Crown and Bridge Work
For teeth that are severely damaged or decayed, crowns can act as the perfect solution, repairing the structure and function of the tooth by ‘capping’ the tooth with a recreated artificial tooth or ‘Crown’.
When a tooth has become damaged by cracks, decay or disease, the necessary treatment will involve the removal of the affected area, helping to secure the remaining healthy part of the tooth. This is then capped with an artificial crown, which replicates the natural state and shape of the original tooth.
Covering the entire surface area of a tooth, crowns that are generally made from a porcelain ceramic material, provide numerous benefits to patients. Porcelain crowns are aesthetically pleasing and have a complimentary texture, translucency and colour, reminiscent of natural teeth.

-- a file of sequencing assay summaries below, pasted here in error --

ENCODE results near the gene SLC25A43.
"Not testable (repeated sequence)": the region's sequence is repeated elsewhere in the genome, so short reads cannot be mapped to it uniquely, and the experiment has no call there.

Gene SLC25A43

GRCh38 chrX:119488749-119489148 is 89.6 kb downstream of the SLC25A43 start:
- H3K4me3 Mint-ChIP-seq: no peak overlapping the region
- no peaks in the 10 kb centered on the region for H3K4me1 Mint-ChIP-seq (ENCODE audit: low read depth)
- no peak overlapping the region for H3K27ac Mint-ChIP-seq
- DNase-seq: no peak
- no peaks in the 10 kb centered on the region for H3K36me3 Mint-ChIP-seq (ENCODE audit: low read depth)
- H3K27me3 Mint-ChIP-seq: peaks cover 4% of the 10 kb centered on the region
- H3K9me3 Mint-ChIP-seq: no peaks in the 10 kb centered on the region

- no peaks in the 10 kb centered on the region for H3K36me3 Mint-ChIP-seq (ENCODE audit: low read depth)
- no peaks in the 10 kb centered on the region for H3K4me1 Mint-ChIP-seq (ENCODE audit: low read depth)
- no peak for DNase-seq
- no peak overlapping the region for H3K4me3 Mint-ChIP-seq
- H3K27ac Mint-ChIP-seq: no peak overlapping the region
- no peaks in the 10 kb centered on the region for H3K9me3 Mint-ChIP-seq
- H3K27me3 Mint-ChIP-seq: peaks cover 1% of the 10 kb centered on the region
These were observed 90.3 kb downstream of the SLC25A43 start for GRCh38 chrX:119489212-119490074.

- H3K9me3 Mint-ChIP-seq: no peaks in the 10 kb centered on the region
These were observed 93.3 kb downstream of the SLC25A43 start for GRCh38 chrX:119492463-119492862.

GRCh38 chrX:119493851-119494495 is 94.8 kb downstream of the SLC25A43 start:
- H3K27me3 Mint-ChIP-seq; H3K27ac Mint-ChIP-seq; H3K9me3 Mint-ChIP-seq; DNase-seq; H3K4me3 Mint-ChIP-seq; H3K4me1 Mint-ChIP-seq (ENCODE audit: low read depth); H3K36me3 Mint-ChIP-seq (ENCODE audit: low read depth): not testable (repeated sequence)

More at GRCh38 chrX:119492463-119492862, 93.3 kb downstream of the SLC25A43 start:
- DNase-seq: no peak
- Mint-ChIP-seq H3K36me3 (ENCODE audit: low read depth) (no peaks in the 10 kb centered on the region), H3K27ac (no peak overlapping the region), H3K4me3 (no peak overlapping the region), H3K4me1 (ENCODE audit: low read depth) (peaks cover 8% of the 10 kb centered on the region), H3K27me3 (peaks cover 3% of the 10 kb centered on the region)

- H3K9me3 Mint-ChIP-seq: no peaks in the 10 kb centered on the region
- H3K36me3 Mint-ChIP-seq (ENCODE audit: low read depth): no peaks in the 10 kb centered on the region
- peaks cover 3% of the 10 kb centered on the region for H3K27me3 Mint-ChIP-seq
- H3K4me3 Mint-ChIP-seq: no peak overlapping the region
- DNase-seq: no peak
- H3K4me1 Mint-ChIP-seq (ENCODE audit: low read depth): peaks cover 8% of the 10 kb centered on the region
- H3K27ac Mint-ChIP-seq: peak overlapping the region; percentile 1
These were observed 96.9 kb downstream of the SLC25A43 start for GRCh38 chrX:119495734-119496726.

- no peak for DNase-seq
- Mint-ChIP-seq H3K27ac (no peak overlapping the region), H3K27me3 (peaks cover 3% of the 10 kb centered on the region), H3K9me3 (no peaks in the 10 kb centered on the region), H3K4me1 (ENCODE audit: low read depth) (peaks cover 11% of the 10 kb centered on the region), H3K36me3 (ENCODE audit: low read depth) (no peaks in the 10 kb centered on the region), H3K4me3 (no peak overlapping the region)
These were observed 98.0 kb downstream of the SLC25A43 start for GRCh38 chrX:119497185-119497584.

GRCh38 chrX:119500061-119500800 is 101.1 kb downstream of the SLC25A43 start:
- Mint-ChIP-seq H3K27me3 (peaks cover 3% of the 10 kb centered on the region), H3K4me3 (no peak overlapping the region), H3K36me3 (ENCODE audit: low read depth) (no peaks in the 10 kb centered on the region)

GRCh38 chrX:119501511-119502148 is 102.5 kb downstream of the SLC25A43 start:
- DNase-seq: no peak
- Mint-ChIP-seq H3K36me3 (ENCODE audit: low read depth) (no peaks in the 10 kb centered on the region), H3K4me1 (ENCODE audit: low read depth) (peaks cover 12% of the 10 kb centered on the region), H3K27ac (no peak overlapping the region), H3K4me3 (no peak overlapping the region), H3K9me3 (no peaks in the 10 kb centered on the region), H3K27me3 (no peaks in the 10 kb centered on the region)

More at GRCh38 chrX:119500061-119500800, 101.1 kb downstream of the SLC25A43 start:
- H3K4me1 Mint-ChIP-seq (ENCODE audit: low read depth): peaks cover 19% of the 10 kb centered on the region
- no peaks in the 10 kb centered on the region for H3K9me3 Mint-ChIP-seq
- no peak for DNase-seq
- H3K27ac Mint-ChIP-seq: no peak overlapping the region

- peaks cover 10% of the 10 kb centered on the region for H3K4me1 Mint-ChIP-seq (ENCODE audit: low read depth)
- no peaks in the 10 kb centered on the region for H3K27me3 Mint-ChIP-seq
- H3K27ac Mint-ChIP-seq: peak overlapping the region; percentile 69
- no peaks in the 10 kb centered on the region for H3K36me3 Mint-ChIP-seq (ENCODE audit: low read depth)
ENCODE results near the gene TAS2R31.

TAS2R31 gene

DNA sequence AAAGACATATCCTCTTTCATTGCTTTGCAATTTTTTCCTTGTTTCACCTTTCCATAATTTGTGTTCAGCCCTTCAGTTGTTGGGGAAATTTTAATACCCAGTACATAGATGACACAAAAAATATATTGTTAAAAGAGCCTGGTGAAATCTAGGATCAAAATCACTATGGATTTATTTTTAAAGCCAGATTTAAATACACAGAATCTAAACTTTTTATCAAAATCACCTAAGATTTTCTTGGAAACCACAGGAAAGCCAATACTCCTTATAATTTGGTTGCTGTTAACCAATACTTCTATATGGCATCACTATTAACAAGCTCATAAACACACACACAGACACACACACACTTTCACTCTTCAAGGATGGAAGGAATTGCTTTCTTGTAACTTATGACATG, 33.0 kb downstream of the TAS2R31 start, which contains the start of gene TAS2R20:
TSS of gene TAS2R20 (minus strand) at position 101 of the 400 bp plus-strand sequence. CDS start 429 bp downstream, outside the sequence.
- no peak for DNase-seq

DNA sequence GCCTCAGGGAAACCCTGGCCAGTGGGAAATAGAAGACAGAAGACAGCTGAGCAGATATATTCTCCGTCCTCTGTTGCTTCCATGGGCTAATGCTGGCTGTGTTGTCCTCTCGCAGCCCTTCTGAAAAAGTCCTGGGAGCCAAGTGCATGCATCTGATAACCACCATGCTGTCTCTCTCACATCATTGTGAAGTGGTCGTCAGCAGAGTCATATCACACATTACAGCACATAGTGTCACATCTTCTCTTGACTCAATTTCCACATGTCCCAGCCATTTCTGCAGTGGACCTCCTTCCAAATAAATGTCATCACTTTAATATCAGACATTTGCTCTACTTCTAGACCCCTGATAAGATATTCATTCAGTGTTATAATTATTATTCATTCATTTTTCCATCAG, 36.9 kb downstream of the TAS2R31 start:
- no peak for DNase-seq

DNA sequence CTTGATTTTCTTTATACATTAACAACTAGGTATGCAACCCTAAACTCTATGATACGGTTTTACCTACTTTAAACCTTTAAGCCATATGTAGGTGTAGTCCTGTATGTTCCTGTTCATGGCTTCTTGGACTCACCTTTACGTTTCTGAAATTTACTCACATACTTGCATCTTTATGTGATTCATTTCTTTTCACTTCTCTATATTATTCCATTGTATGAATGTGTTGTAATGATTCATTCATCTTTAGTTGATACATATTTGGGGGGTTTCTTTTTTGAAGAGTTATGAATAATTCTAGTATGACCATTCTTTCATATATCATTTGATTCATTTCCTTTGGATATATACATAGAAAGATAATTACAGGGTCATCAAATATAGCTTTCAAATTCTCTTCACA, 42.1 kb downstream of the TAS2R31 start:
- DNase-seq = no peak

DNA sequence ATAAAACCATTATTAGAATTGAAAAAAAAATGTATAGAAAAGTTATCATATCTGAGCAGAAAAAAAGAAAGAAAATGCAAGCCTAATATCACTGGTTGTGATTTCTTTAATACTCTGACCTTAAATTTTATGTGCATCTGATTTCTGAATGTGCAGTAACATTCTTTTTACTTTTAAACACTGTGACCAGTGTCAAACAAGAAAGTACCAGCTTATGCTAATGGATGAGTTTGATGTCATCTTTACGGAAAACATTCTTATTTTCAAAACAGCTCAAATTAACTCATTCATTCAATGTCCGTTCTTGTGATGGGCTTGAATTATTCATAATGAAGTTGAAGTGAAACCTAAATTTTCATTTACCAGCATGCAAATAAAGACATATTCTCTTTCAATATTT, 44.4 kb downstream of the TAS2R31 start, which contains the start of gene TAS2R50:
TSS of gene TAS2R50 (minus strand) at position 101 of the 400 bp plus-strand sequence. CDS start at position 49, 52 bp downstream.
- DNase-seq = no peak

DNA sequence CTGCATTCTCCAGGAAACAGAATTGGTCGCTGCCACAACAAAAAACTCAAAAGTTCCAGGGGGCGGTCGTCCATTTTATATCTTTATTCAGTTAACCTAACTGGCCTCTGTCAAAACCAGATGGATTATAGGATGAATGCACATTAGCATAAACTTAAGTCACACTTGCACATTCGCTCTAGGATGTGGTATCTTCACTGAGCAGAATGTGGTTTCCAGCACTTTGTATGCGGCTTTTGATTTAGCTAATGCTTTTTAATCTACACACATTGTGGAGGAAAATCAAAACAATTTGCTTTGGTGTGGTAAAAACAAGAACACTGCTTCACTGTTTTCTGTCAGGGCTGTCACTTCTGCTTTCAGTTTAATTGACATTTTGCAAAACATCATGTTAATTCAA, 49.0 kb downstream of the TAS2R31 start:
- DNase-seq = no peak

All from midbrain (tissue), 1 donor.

Teeth may be in need of a crown for a number of reasons, including ageing of the teeth, deterioration of large fillings, grinding of teeth, improper bite or poor oral hygiene. Crowns are also traditionally used after root canal treatment, to help seal and secure the area of weakened tooth and prevent further infection or decay.
Bridges are created in a way that is both sympathetic and compatible with the mouths existing structure and appearance, being made from the same material as crowns. Most commonly, bridges are used in conjunction with crowns, in order to provide an elegant solution to the issue of singular or multiple tooth loss.
The term ‘bridge’ is used to explain the process of treating an area of missing teeth. The bridge is positioned by placing a crown on the teeth either side of the area of tooth loss. This acts as a support, onto which the bridge is then secured.
Bridges cannot be removed from the mouth by the patient, making a consistent and thorough oral hygiene routine an absolute priority. This is needed, as the area between the bridges and underlying gum can otherwise begin to harbor bacteria and cause subsequent problems.